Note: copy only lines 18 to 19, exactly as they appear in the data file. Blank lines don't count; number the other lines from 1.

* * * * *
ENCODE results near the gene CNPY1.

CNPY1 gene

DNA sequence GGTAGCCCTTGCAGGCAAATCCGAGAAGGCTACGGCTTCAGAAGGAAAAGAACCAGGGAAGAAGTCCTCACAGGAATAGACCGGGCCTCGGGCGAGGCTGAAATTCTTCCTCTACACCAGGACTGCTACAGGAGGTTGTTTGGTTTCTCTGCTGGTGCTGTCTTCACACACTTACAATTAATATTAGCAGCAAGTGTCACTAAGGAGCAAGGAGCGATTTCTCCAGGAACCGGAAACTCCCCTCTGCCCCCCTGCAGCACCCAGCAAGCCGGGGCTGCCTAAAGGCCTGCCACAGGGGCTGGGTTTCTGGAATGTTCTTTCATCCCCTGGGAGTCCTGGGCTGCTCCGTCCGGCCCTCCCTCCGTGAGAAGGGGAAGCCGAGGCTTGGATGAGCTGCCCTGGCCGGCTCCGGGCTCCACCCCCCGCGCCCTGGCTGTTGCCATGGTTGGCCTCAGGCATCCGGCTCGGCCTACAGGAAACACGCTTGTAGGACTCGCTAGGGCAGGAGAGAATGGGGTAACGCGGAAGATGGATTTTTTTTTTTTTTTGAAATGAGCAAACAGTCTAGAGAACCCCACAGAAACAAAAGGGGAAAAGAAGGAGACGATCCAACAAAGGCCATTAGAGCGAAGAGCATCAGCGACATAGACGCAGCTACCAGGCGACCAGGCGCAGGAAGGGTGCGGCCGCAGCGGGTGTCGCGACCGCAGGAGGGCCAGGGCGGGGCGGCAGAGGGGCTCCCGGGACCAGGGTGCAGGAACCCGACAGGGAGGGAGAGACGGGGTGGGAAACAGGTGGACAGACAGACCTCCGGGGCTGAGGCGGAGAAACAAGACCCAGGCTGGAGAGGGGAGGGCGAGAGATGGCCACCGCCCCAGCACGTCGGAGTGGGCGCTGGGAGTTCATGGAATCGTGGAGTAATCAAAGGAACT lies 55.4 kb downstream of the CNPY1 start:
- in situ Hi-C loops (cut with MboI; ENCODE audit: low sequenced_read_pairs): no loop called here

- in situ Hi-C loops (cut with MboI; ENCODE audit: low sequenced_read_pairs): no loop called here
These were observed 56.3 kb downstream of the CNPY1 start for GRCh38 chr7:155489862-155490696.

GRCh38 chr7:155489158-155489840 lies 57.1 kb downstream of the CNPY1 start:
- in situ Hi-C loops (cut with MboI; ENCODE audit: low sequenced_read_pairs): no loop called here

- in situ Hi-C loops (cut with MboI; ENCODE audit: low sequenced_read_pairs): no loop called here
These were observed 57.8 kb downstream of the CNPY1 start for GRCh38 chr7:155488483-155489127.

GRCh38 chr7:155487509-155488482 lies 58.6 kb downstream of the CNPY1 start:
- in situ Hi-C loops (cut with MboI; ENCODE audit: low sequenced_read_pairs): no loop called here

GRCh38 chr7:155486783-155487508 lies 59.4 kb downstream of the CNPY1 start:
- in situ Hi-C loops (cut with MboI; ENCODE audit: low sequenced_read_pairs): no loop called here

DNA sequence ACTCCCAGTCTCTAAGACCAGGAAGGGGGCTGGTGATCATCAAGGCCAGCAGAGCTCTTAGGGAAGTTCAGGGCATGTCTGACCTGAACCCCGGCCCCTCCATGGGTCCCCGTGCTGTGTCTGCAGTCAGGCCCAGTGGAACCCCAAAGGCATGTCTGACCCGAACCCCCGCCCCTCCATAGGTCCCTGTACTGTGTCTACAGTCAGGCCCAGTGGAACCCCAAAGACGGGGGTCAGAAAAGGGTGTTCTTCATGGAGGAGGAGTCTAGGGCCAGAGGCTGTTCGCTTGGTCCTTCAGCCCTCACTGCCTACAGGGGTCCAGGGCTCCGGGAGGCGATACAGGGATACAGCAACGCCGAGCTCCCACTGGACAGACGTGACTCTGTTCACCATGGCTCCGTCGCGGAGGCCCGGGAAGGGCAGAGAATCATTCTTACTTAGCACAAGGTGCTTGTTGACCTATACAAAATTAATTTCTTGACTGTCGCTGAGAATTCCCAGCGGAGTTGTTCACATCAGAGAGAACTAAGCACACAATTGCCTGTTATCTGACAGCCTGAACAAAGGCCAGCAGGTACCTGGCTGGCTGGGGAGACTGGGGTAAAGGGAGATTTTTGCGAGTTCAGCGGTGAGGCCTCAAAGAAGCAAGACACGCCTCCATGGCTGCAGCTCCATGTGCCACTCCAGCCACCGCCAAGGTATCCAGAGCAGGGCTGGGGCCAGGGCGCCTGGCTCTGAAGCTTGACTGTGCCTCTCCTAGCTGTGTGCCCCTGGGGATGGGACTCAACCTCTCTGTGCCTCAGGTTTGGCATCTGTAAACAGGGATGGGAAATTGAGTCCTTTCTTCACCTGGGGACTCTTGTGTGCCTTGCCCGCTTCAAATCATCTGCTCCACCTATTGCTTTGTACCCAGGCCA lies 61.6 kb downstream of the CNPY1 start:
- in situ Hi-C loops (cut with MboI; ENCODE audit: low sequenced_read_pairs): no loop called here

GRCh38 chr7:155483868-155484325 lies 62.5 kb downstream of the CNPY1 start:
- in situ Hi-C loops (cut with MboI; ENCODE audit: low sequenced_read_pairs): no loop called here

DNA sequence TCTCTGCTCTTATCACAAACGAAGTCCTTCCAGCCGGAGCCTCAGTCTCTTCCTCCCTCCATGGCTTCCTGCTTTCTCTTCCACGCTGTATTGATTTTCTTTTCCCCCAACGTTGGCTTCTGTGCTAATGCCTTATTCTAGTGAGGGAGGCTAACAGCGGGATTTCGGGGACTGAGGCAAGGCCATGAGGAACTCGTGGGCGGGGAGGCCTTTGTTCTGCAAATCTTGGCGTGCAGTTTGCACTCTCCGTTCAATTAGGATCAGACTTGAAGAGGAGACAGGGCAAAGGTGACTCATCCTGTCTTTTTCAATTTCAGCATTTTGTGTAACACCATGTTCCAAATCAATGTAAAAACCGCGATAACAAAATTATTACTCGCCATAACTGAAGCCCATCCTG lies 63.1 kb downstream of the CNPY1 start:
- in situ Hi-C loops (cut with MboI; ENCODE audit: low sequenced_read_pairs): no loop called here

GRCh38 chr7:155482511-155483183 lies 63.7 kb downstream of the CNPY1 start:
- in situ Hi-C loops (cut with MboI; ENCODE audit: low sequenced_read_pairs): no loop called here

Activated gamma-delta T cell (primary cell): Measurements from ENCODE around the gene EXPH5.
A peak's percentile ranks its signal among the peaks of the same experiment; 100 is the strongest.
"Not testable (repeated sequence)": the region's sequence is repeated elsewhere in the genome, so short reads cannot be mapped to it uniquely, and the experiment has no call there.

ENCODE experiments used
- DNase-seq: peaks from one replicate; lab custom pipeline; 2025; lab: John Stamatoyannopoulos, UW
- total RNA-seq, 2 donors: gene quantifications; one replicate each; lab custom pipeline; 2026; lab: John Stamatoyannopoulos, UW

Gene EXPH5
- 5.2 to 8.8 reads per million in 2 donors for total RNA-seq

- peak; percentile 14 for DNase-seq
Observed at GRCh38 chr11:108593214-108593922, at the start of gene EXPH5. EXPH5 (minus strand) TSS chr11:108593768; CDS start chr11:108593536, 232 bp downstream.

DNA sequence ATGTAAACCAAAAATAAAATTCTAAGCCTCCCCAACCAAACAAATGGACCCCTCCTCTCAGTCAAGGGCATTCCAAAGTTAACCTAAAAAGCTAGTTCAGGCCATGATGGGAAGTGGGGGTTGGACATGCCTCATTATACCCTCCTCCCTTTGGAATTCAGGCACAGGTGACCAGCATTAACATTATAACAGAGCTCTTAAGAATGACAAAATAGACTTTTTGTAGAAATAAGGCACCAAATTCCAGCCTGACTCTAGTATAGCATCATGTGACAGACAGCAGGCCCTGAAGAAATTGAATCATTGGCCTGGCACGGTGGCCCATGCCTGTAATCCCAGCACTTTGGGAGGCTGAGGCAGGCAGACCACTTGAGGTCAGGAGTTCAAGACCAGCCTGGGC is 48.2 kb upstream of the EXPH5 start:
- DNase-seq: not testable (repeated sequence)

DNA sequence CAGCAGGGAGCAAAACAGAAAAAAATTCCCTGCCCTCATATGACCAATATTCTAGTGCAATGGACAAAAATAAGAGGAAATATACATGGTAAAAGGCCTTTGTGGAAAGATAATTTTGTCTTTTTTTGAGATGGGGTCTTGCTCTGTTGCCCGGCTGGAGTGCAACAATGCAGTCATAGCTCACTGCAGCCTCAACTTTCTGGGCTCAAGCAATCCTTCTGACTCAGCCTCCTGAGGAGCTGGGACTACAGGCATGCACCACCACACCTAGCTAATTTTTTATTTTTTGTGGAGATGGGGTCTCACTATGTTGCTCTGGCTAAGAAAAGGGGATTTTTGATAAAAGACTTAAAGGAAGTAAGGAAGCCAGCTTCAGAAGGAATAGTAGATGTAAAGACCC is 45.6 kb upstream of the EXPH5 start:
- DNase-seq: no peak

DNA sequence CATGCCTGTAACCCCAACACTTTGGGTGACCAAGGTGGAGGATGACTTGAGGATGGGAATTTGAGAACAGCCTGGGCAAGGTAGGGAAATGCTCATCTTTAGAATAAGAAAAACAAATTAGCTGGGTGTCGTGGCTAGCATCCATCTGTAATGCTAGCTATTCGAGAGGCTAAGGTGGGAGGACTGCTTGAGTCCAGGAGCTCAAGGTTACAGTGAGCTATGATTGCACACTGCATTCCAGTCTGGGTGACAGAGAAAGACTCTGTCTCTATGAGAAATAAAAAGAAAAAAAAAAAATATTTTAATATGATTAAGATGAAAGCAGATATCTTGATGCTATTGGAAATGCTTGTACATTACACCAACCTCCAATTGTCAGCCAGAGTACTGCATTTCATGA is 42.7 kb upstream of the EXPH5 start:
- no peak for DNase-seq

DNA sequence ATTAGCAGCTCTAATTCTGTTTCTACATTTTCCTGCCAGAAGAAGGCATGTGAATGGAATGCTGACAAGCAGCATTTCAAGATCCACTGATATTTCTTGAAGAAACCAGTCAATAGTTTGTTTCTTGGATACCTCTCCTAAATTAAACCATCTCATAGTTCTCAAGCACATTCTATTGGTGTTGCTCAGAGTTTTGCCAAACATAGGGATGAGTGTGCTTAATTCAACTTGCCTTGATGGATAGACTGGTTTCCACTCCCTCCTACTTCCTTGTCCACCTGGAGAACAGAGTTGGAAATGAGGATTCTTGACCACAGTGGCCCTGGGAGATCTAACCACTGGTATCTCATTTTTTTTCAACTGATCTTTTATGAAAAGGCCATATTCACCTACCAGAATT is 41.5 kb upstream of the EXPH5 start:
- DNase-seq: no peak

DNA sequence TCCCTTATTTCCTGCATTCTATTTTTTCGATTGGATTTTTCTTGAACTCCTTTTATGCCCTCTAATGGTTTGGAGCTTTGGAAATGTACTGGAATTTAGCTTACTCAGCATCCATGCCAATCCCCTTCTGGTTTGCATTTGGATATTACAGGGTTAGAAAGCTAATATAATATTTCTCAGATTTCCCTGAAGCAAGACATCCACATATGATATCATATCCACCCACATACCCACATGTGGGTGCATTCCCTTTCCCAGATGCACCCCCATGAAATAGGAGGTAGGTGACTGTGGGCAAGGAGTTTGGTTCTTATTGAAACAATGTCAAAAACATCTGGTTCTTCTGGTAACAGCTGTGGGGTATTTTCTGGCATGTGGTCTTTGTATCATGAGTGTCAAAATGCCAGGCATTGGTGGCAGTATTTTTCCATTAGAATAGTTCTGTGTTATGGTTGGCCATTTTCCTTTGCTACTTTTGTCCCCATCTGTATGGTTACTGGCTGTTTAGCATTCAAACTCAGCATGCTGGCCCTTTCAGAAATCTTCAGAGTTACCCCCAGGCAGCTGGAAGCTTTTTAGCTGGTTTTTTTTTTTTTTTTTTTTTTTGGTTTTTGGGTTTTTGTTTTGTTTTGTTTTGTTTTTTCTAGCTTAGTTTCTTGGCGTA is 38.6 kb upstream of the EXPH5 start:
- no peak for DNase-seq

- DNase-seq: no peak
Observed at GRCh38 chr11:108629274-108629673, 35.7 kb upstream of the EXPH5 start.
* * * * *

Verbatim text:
- in situ Hi-C loops (cut with MboI; ENCODE audit: low sequenced_read_pairs): no loop called here

DNA sequence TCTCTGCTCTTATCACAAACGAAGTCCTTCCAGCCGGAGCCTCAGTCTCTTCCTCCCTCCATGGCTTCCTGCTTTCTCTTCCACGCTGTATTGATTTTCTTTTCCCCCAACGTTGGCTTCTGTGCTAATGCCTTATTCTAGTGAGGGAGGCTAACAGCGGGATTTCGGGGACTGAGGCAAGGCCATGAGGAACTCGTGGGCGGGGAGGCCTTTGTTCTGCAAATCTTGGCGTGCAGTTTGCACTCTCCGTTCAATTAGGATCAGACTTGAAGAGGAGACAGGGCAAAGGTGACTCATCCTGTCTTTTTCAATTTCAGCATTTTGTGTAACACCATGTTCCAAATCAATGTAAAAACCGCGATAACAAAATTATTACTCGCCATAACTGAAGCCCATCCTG lies 63.1 kb downstream of the CNPY1 start: